Data: role and impact on the European economy

Article
Maria Rosaria DELLA PORTA

With the growing focus on the Internet and the use of mobile devices, where objects communicate with each other using highly sophisticated technologies and a variety of sensors allow us to measure and monitor virtually everything, we are witnessing the generation of an unprecedented amount of data. For example, according to some estimates, in 2022, the global consumer IP data traffic is expected to reach 333 exabytes per month at a 27% CAGR in the period 2017-2022. Data is the lifeblood of the economy and data-driven innovation is a key pillar in 21st century development. The smart use of data can create new opportunities for economic growth, especially for SMEs, enabling the development of artificial intelligence applications, that can help us address various societal challenges, from medical care to the fight against climate change.

THE ROLE OF DATA IN THE HEALTHCARE SECTOR – Healthcare is undoubtedly the sector in which the importance of data is becoming more evident. Today, data with the support of artificial intelligence has the potential to transform many aspects of patient care – ensuring better therapies, developing vaccines, setting tools to react to crisis and emergency situations. Although the Covid-19 experience has revealed the resilience of the Union, it has shown the existing gaps and difficulties in collecting, analysing and sharing data in times of emergency. While the role played by data applications is undeniable, e.g. in matching existing molecules with genomic features of the virus, it is evident that a more effective and quick deployment of tools will be required in the near future. The Commission’s decision to prioritise the creation of the Health Data Space (Q4 2021) over other sectors will be considered in this light.

THE DATA FOR CYBERSECURITY – Moreover, data plays a central role in supporting the decision-making process in cybersecurity issues. However, data should be characterized by high standards of quality and interoperability. For this reason, it is important to develop a legislative framework based on the values of transparency, interoperability and accessibility. The importance of a network for mutual assistance and prevention of cyber-attacks and also the need for an EU cybersecurity certification framework is essential. Consequently, the will to innovate the entire cybersecurity sector has been confirmed by the Commission that will put on the table in mid-December 2020 a new cybersecurity strategy and a proposal for the revision of the NIS Directive.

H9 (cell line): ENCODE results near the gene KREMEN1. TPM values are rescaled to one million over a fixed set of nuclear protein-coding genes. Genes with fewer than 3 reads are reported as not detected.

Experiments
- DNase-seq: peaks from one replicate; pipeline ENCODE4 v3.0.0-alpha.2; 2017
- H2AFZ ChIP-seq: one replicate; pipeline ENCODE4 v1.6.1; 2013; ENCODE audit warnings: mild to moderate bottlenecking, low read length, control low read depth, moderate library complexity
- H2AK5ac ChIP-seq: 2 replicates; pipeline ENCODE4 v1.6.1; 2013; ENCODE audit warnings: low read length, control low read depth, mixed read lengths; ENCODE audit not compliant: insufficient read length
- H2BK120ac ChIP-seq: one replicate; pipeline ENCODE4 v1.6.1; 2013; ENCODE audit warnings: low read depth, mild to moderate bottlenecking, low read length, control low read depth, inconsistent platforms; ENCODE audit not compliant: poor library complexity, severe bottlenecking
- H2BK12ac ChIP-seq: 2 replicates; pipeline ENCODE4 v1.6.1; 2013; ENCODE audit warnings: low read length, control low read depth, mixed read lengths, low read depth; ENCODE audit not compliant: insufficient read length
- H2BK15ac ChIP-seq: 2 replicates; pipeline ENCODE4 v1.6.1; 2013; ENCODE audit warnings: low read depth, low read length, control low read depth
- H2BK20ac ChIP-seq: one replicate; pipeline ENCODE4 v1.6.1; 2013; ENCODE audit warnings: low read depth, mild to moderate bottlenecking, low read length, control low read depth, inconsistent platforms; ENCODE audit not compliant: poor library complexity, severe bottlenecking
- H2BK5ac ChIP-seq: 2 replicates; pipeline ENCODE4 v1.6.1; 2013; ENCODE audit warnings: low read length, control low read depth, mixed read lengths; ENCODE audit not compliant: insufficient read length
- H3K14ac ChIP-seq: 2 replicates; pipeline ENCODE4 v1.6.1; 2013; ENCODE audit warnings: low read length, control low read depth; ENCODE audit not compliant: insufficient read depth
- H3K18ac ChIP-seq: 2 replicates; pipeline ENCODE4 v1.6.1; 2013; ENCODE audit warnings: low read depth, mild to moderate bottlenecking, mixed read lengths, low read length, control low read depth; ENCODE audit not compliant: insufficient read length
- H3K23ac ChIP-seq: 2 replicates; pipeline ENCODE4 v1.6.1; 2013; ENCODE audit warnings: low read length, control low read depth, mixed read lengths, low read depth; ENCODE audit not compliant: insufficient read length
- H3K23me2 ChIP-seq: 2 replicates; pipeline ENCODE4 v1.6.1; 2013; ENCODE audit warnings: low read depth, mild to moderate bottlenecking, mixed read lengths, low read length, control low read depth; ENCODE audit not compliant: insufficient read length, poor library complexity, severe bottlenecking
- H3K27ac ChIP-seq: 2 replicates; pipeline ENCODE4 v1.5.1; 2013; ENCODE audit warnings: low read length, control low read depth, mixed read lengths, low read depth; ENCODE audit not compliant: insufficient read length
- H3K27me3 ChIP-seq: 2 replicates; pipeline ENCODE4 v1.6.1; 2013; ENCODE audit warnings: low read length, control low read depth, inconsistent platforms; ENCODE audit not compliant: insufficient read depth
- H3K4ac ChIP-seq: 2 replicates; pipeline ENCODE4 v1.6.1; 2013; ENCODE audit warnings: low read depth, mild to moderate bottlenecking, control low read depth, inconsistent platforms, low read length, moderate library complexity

THE VALUE OF DATA ECONOMY IN EUROPE – Therefore, nowadays, most economic activity depends on the sharing of and the use of data, and in the future this trend will continue to increase with a huge economic impact. According to the IDC European Data Market Monitoring Tool (2020), which measures the overall impact of the Data market on the economy as a whole, the value of the Data Economy exceeded the threshold of € 300 billion in 2019 for the EU-27 with a growth of 7.7% over the previous year. Moreover, according to the baseline scenario, that is considered the most likely, the EU-27 Data Economy will grow faster in the next years, reaching a value of € 550 billion in 2025 at a 9.2% CAGR in the period 2019-2025 with a 4% impact on GDP. The positive trend in the growth of the Data Economy is also confirmed by the Data Market value, that reached € 58 billion in 2019 for the EU-27, up by 5% from 2018, and is expected to amount to approximately € 80 billion in 2025 with a CAGR of 6% in the period 2019-2025.

THE DATA SKILLS GAP – According to the latest estimates, the number of data professionals in the EU-27 amounted to 6 million in 2019, corresponding to 3.3% of the total workforce, with an increase of 6% over the previous year. However, the EDM Monitoring Tool continues to register an imbalance between the demand and the supply of data skills in Europe as the estimated gap showed approximately 399,000 unfilled positions in the EU-27, corresponding to 6.2% of total demand. However, this gap is expected to grow even more, reaching 759,000 units in 2025, 8.2% of total skills demand. Unfortunately, the lack of adequate skills risks becoming an important barrier to development in the data industry and the adoption of data-driven innovation.

Research Fellow dell'Istituto per la Competitività (I-Com). Laureata in Economia presso l’Università degli Studi di Napoli “Federico II”, con una tesi in Finanza Aziendale Internazionale. Successivamente ha conseguito un master di II livello in “Concorrenza, economia della regolamentazione e della valutazione”, presso la medesima università.

LASCIA UN COMMENTO

Please enter your comment!
Please enter your name here

Questo sito usa Akismet per ridurre lo spam. Scopri come i tuoi dati vengono elaborati.